Make The Most Out of Syntronik's Massive Synth Potential

With IK's Synktronik out in the wild, users are beginning to tap into its huge potential for sound creation. Matt Vanacoro gives you his top tips for getting the most out of this powerful instrument.  

Now that IK Multimedia’s Syntronik is out in the world, musicians everywhere are starting to explore the huge library of diverse sounds in this historical collection. I’ve had an opportunity to have my fingers on this synth early on in the process, and here are my top 4 tips for getting the most out of Syntronik’s library.

1 - Multi-Category Browse

Syntronik’s browser introduces a pretty handy feature: you can browse multiple synth libraries at the same time. Rather than using the traditional ‘keyword’ paradigm, you can click on the graphical representation of the library on the left hand side. The cool thing is, if you click on a second instrument, it doesn’t replace the first one - it adds to it. If you’re browsing the V-80 library (as indicated in the photo above), you can also search through the T-03 sounds simply by clicking on it. Now the patch list on the right shows all of the available presets for both V-80 and T-03 combined. To clear this, simply click on the little ‘x’ right next to the ‘Synth’ tab at the top of the browser.

2 - Use Layer/Split Mode To Add Sounds

You can add to the layers of your creation by utilizing the ‘A-B-C-D’ buttons in the top left corner, but one of my favorite ways to build a sound is to use the layer/split screen - even if I’m just browsing through available sounds and not splitting the keyboard specifically. The main reason is that you can get a handy drop-down menu of the patches available from the current synth simply by clicking on the top of the menu bar as you an see in the graphic above. If you want to switch instruments, simply click on the thumbnail of the instrument just to the left of that for the full browser.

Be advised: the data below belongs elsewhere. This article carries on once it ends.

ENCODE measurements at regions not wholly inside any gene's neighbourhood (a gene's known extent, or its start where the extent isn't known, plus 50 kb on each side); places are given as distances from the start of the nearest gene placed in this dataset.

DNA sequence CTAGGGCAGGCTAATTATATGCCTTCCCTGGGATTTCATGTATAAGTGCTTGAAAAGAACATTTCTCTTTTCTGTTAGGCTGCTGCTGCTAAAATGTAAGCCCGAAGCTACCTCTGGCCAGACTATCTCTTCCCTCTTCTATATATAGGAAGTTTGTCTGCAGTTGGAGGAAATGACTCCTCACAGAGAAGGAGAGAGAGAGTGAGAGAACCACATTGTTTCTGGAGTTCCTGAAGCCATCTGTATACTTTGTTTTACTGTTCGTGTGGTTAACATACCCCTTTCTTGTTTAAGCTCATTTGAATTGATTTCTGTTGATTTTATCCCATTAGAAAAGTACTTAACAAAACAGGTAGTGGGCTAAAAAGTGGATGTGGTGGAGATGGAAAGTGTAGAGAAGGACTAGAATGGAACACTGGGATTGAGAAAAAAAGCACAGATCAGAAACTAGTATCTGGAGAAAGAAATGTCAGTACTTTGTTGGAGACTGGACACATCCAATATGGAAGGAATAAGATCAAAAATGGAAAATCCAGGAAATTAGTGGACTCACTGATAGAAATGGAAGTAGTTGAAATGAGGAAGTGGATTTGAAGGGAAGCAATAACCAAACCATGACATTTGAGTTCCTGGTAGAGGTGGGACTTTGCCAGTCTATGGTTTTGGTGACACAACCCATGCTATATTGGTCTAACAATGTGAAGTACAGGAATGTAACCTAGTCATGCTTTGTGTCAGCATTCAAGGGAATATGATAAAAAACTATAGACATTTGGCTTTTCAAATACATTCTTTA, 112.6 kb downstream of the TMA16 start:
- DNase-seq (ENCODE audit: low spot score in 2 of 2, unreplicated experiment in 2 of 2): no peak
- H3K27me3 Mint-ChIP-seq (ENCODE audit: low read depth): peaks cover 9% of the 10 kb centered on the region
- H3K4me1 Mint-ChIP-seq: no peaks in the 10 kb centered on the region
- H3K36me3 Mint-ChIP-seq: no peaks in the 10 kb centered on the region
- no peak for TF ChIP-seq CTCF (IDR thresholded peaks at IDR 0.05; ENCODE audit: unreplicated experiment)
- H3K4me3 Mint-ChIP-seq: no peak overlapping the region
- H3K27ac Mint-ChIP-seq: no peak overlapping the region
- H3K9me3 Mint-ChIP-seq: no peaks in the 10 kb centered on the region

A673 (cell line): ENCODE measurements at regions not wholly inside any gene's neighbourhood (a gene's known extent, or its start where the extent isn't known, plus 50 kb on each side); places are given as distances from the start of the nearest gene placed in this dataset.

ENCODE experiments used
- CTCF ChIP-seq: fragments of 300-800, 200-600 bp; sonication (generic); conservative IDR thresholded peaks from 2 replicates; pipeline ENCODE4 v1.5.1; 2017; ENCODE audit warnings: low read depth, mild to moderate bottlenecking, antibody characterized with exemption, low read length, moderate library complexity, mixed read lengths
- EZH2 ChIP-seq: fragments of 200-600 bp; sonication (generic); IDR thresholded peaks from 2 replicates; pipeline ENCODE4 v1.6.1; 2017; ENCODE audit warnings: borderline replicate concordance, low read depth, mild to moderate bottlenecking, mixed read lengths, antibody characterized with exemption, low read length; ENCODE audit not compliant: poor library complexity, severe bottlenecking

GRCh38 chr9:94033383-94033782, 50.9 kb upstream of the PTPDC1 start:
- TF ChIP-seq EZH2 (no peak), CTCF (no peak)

3 - Or Don’t Use Layer/Split Mode, IDK….

You can work just as quickly to create your massive sound by utilizing the drop down mini-mixer. Simply click in the top menu bar on the little mixer icon (as highlighted in the graphic above) and you’ll get a drop down mini-mixer that stays open as you choose different synth slots! You can adjust the volume of the synth in layer A, click on layer B and then adjust the volume and pan of that synth without losing that drop down mixer. It’s a speedy workflow either way, and the flexibility is one of Syntronik’s best traits.

4 - Mapping It Out

Nearly any control on the screen can be mapped to a physical knob, button, or slider on your MIDI controller. Simply right click the element you’d like to control and Syntronik will ask you to ‘move’ the MIDI controller you’d like to be the source. You can map multiple controls to a single MIDI source - one of my favorite things to do! I’ll often map a wah position, filter sweep, and even envelope attack to a single controller pedal and get a really drastic change in my sound by moving a single thing!

Keep On Tweaking

No matter how you choose to work in Syntronik, there’s no denying that the library is a tour de force through the history of some really great synths. The more you use Syntronik, the quicker you’ll be at crafting some pulse pounding patches!

Learn more about synthesis with the pro video courses in the AskAudio Academy here.

Matt Vanacoro is one of New York’s premier musicans. Matt has collaborated as a keyboardist in studio and on stage with artists such as Jordan Rudess (Dream Theater), Mark Wood (Trans-Siberian Orchestra), Mark Rivera (Billy Joel Band), Aaron Carter, Amy Regan, Jay Azzolina, Marcus Ratzenboeck (Tantric), KeKe Palmer, C-Note, Jordan Knig... Read More

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